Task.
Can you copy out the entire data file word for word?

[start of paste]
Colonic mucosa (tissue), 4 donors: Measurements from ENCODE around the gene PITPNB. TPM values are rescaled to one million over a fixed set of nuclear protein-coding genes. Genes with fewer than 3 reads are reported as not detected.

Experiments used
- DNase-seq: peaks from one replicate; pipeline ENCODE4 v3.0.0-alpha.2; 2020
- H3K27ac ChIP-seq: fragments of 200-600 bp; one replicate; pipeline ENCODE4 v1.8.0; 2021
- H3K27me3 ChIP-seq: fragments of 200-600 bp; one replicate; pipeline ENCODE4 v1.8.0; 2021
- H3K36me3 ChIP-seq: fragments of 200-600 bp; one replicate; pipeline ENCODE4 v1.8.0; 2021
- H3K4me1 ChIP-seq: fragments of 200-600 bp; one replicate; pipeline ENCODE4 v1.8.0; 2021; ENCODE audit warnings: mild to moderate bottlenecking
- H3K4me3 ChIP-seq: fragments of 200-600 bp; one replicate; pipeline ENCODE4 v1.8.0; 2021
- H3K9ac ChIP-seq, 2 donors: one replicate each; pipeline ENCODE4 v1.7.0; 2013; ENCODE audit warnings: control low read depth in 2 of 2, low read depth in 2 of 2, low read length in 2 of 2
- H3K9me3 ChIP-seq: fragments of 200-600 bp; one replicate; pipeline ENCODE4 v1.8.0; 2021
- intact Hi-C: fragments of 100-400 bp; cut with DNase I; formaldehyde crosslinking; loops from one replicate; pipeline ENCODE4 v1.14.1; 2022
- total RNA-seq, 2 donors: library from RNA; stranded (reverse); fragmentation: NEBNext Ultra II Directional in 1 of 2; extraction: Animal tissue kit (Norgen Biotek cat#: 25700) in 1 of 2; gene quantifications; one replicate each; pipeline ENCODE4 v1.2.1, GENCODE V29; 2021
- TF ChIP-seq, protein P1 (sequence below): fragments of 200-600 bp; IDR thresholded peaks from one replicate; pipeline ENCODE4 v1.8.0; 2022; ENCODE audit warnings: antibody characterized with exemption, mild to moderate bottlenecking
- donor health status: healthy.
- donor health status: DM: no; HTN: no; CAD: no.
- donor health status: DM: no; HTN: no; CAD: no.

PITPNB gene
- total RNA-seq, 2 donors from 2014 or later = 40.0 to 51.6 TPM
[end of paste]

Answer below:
Colonic mucosa (tissue), 4 donors: Measurements from ENCODE around the gene PITPNB. TPM values are rescaled to one million over a fixed set of nuclear protein-coding genes. Genes with fewer than 3 reads are reported as not detected.

Experiments used
- DNase-seq: peaks from one replicate; pipeline ENCODE4 v3.0.0-alpha.2; 2020
- H3K27ac ChIP-seq: fragments of 200-600 bp; one replicate; pipeline ENCODE4 v1.8.0; 2021
- H3K27me3 ChIP-seq: fragments of 200-600 bp; one replicate; pipeline ENCODE4 v1.8.0; 2021
- H3K36me3 ChIP-seq: fragments of 200-600 bp; one replicate; pipeline ENCODE4 v1.8.0; 2021
- H3K4me1 ChIP-seq: fragments of 200-600 bp; one replicate; pipeline ENCODE4 v1.8.0; 2021; ENCODE audit warnings: mild to moderate bottlenecking
- H3K4me3 ChIP-seq: fragments of 200-600 bp; one replicate; pipeline ENCODE4 v1.8.0; 2021
- H3K9ac ChIP-seq, 2 donors: one replicate each; pipeline ENCODE4 v1.7.0; 2013; ENCODE audit warnings: control low read depth in 2 of 2, low read depth in 2 of 2, low read length in 2 of 2
- H3K9me3 ChIP-seq: fragments of 200-600 bp; one replicate; pipeline ENCODE4 v1.8.0; 2021
- intact Hi-C: fragments of 100-400 bp; cut with DNase I; formaldehyde crosslinking; loops from one replicate; pipeline ENCODE4 v1.14.1; 2022
- total RNA-seq, 2 donors: library from RNA; stranded (reverse); fragmentation: NEBNext Ultra II Directional in 1 of 2; extraction: Animal tissue kit (Norgen Biotek cat#: 25700) in 1 of 2; gene quantifications; one replicate each; pipeline ENCODE4 v1.2.1, GENCODE V29; 2021
- TF ChIP-seq, protein P1 (sequence below): fragments of 200-600 bp; IDR thresholded peaks from one replicate; pipeline ENCODE4 v1.8.0; 2022; ENCODE audit warnings: antibody characterized with exemption, mild to moderate bottlenecking
- donor health status: healthy.
- donor health status: DM: no; HTN: no; CAD: no.
- donor health status: DM: no; HTN: no; CAD: no.

PITPNB gene
- total RNA-seq, 2 donors from 2014 or later = 40.0 to 51.6 TPM